• A nice editor. Choosing an editor is like choosing a religion so you may want to weigh your options. MacTeX includes TeXShop which is a nice Mac-only editor for .tex documents. TeXworks is similar but also works on Linux and Windows.

    The universe of TeX-aware editors is covered in detail by this question.

  • A program for managing BibTeX entries. BibTeX is a wonderful component of TeX Live that makes the creation and formatting of bibliography entries a breeze. Unfortunately, creating BibTeX input files introduces yet another learning curve. This problem is solved by programs that create the files for you given information such as titles, author names, publications, etc. MacTeX includes BibDesk which is an excellent Mac-only program for managing BibTeX entries. Another good choice is JabRef which is cross-platform.

Installing Missing TeX Live Components

Missing Packages

You will know there is a missing package when you attempt to compile your document and compilation stops with an error message that looks like this:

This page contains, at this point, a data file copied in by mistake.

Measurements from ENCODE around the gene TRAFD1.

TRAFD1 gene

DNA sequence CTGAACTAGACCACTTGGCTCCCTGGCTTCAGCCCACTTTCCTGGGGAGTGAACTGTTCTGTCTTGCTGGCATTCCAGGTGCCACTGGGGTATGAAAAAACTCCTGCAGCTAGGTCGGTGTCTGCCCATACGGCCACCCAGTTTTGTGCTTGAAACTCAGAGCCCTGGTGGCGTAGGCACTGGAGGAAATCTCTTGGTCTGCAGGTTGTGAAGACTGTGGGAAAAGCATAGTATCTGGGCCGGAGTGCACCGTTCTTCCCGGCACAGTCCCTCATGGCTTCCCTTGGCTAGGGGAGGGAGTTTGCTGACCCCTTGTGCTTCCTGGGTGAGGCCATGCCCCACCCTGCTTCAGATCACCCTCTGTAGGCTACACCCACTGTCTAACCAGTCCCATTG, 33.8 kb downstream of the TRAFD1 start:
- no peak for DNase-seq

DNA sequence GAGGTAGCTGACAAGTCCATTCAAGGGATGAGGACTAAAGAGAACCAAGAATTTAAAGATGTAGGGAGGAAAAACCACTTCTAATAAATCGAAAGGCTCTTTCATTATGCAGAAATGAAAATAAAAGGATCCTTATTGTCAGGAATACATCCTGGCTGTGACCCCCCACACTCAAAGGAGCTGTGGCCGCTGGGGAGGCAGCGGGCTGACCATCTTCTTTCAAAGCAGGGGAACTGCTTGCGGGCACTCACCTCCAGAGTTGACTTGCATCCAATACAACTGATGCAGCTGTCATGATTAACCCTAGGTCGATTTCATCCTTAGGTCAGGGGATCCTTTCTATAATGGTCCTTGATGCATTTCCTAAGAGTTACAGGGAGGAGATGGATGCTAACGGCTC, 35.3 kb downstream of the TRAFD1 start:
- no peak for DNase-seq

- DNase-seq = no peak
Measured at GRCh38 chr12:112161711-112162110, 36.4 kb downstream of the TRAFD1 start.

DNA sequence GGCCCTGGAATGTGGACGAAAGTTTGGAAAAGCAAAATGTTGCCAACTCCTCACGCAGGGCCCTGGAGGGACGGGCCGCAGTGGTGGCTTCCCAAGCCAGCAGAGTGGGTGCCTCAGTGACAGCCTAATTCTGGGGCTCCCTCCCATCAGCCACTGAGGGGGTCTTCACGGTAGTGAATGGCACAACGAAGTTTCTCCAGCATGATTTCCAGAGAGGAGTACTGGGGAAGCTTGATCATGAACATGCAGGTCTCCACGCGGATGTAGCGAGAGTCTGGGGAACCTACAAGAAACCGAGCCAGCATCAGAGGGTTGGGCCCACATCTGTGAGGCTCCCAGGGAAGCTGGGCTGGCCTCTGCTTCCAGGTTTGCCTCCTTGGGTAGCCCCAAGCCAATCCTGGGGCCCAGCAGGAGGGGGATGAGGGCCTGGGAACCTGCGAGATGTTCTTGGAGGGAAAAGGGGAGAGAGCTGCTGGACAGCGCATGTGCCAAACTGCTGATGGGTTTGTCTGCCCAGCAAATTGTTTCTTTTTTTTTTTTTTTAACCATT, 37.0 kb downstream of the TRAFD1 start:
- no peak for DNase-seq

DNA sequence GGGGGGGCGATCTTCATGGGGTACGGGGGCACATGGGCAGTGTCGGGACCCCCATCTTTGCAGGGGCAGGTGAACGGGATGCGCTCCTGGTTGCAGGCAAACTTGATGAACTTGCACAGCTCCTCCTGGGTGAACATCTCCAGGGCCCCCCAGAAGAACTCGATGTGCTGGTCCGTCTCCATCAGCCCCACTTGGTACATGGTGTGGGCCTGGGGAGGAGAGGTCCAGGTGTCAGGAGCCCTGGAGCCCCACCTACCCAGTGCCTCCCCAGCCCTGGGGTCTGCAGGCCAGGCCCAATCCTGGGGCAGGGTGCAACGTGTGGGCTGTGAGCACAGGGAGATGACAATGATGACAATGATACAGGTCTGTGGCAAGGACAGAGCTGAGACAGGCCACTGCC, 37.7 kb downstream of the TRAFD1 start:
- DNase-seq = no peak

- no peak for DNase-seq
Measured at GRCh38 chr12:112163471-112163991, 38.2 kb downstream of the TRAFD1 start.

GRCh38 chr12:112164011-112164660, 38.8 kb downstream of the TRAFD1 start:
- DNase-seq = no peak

! LaTeX Error: File `multirow.sty' not found.

Type X to quit or to roceed, or enter new name. (Default extension: sty)

Enter file name:

In this case, LaTeX is trying to load a package named multirow but cannot find multirow.sty which is the file that contains the code for the package. To install missing packages, you can try the following things:

  • Try to Install Directly Using tlmgr:

    This is the "hope-you-get-lucky" approach and it works 90% of the time. Just open the command line and type:

    tlmgr install pkgname

    Where pkgname is the missing package that LaTeX was complaining about. In the example above, LaTeX complained about multirow.sty- the package name is the part before .sty so the command would be:

    tlmgr install multirow